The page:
If you think that your old jewelry is harmless and perfectly safe, you may be wrong. Many pieces of vintage jewelry contain heavy metals and toxins that could prove hazardous when worn or exposed to your skin. Don’t underestimate the potential risks associated with costume and vintage jewelry found in circulation.
Vintage Lead Issues
When you wear old or vintage jewelry, you are increasing the potential for exposure to lead. Many old pieces of jewelry were crafted from lead or from composites containing lead. Lead that is in jewelry or accessory items can be absorbed through the skin, increasing the level of lead in the blood. Pewter is another metal found in many old accessory items that could pose a risk of lead exposure to wearers. Lead exposure leads to a number of debilitating health issues. According to Dickinson by Design, diamond experts, signs of lead exposure include mental delays, memory issues, aggression, and even infertility. The symptoms may emerge gradually, and could go undetected for quite some time. The only way to be sure if lead is present is to have a blood test from your primary physician.
Costume Jewelry Toxins
Lead is not the only risk when wearing vintage or older pieces of jewelry. There are a number of toxins and chemicals used in making many varieties of costume jewelry that have the potential of causing irritation, infection, and disease. Some older costume pieces, primarily from overseas, increase the risks of coming into contact with toxic materials and chemicals. That is not to say that buying contemporary costume jewelry is a safe alternative; even new items sold in big-chain retail venues were found to contain carcinogens and toxic chemicals.
Risky Pieces for Kids
The safest way to protect children from the toxins in heavy metals found in jewelry is to not provide these items to children in the first place. Cadmium, lead, and other heavy metals are found in some new and vintage children’s pieces. Children run risks of many emotional, mental, and physical problems when they are exposed to these metals; many youngsters are prone to putting things in their mouths. The safest route is to buy jewelry only from qualified retailers that are completely transparent about what the piece is made of, and its origin.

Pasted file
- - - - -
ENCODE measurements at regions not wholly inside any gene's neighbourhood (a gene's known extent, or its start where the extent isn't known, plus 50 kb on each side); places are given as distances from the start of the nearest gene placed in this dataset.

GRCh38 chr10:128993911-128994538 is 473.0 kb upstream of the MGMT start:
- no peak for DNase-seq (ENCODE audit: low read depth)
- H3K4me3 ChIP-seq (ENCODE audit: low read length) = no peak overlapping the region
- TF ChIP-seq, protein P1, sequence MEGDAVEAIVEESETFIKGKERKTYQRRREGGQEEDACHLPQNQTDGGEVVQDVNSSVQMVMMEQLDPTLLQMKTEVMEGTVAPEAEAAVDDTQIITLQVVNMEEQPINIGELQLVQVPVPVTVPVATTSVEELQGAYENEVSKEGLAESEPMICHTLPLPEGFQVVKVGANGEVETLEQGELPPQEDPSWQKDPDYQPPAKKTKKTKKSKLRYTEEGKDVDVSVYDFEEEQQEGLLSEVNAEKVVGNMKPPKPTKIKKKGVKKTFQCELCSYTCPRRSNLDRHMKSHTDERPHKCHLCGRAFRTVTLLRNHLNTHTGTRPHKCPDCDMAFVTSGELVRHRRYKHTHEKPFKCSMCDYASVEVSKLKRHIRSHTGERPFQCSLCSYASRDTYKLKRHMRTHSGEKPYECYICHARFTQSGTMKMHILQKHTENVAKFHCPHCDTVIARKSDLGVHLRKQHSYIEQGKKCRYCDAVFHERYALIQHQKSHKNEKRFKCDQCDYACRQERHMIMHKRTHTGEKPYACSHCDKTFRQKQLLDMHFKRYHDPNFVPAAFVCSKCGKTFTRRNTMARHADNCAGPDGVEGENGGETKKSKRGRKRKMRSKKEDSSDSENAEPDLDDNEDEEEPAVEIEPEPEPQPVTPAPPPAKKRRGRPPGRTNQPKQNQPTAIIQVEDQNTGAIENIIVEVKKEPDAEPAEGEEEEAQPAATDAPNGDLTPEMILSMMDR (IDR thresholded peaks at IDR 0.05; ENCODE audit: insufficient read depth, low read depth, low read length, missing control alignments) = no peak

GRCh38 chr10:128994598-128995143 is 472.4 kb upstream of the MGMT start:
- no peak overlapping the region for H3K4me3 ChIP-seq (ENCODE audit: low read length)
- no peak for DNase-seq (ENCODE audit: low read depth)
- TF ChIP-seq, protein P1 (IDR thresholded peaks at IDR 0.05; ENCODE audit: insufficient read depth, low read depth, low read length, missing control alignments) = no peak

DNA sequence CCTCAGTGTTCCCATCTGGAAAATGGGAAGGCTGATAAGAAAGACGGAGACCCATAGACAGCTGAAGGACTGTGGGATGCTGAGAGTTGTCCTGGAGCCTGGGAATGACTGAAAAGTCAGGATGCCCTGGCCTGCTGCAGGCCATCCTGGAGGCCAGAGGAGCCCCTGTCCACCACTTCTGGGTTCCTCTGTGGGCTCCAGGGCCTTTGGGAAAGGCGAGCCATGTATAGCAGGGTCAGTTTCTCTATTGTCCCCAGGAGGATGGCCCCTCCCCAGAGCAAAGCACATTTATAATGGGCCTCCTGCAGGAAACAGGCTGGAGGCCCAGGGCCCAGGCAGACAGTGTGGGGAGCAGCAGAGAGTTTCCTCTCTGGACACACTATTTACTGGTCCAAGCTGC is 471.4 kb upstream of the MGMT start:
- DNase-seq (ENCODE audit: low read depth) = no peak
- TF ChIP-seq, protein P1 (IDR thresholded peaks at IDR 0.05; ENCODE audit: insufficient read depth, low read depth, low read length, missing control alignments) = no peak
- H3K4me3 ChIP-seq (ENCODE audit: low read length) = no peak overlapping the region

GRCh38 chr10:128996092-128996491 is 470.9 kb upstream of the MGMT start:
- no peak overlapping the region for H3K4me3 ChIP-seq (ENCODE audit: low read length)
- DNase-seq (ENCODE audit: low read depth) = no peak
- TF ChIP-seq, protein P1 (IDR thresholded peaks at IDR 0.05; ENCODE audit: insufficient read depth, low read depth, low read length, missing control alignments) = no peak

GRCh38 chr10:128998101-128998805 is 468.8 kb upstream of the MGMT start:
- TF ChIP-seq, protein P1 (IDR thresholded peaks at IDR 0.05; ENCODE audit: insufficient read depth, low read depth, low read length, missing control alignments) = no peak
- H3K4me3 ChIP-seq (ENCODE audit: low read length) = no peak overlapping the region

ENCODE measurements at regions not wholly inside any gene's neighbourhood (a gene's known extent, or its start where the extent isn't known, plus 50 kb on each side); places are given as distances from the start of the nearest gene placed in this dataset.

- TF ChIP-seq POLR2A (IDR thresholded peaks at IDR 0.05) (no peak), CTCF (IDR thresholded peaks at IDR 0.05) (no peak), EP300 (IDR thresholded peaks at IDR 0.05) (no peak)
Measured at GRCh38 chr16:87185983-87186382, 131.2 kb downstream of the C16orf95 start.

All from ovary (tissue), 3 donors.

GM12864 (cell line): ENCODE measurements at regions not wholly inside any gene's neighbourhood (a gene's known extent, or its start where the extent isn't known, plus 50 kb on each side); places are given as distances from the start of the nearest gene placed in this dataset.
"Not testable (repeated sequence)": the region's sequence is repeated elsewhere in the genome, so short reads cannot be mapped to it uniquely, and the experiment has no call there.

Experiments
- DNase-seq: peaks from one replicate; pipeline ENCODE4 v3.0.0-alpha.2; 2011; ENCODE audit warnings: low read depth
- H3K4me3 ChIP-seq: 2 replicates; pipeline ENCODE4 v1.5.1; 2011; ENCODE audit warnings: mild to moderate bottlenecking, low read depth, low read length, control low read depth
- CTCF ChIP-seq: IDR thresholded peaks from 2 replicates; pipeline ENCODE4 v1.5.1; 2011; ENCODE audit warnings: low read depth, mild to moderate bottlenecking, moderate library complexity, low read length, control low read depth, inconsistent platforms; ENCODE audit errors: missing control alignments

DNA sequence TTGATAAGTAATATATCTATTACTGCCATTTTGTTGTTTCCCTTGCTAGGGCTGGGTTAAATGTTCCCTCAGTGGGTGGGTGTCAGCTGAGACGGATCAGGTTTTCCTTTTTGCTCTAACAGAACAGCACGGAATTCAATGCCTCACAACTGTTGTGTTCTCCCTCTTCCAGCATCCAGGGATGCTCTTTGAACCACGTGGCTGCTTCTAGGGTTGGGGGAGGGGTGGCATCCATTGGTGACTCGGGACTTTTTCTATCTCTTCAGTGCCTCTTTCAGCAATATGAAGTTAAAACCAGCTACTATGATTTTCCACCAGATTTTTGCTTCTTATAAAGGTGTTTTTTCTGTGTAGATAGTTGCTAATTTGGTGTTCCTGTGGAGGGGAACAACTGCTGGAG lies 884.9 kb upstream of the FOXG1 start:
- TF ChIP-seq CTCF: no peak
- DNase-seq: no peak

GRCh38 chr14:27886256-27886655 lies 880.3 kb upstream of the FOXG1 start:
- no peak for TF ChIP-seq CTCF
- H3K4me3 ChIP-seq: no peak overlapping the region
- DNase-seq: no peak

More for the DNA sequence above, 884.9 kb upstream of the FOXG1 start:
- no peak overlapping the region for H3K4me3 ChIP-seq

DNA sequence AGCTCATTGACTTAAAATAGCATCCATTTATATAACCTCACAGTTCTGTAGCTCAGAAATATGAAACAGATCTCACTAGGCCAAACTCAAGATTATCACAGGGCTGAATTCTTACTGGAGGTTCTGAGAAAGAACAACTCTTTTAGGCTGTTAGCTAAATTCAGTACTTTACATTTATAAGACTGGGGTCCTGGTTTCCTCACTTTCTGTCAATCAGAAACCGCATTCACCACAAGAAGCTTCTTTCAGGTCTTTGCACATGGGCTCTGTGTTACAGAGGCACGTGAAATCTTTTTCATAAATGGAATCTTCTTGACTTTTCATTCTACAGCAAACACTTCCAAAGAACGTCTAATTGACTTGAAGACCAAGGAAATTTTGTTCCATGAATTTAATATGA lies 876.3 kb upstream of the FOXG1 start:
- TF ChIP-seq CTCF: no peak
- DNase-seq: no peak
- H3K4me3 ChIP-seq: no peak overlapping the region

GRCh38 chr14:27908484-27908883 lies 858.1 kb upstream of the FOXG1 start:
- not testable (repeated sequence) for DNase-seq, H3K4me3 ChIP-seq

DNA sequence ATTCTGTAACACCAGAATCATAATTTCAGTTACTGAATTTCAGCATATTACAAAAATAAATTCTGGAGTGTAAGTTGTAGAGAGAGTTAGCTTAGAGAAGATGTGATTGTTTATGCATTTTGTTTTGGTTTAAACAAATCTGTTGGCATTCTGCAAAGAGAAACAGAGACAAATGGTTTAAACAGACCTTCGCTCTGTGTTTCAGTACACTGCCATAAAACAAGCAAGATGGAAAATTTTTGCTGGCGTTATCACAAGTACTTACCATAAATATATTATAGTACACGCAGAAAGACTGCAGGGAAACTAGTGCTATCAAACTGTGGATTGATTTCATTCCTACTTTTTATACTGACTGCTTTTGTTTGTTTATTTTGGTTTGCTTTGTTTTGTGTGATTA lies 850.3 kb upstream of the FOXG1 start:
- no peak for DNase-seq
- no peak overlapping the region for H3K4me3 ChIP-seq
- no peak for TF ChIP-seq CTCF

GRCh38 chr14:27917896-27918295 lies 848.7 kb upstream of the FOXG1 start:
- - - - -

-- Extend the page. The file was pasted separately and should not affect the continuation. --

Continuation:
Other Hidden Hazards
Don’t overlook the paint on the face or surface of jewelry. According to Dickinson by Design (www.dbddiamonds.com), you should inspect any inlays or enamels used in making the piece. These may also contain lead and other chemicals that could prove toxic when worn against the skin. The skin is an organ, and being exposed to these toxins over time can cause some serious health issues and put wearers at risk for a number of serious medical conditions and afflictions.
Know the facts before buying vintage jewelry items, and use extreme care when choosing what to wear and expose your skin to. The signs of exposure or toxicity may be subtle, but over time can cause high-blood pressure, kidney damage, and infertility. Keep yourself safe by washing your hands thoroughly any time you handle vintage or costume jewelry. Evaluate what you have kept tucked away in your own jewelry box to ensure you are not hanging on to potentially hazardous metals and chemical toxins.
Disclosure of Material Connection: This is a "sponsored post." The company who sponsored it compensated me via a cash payment, gift, or something else of value to write it. Regardless, I only recommend products or services I use personally and believe will be good for my readers. I am disclosing this in accordance with the Federal Trade Commission's 16 CFR, Part 255: "Guides Concerning the Use of Endorsements and Testimonials in Advertising."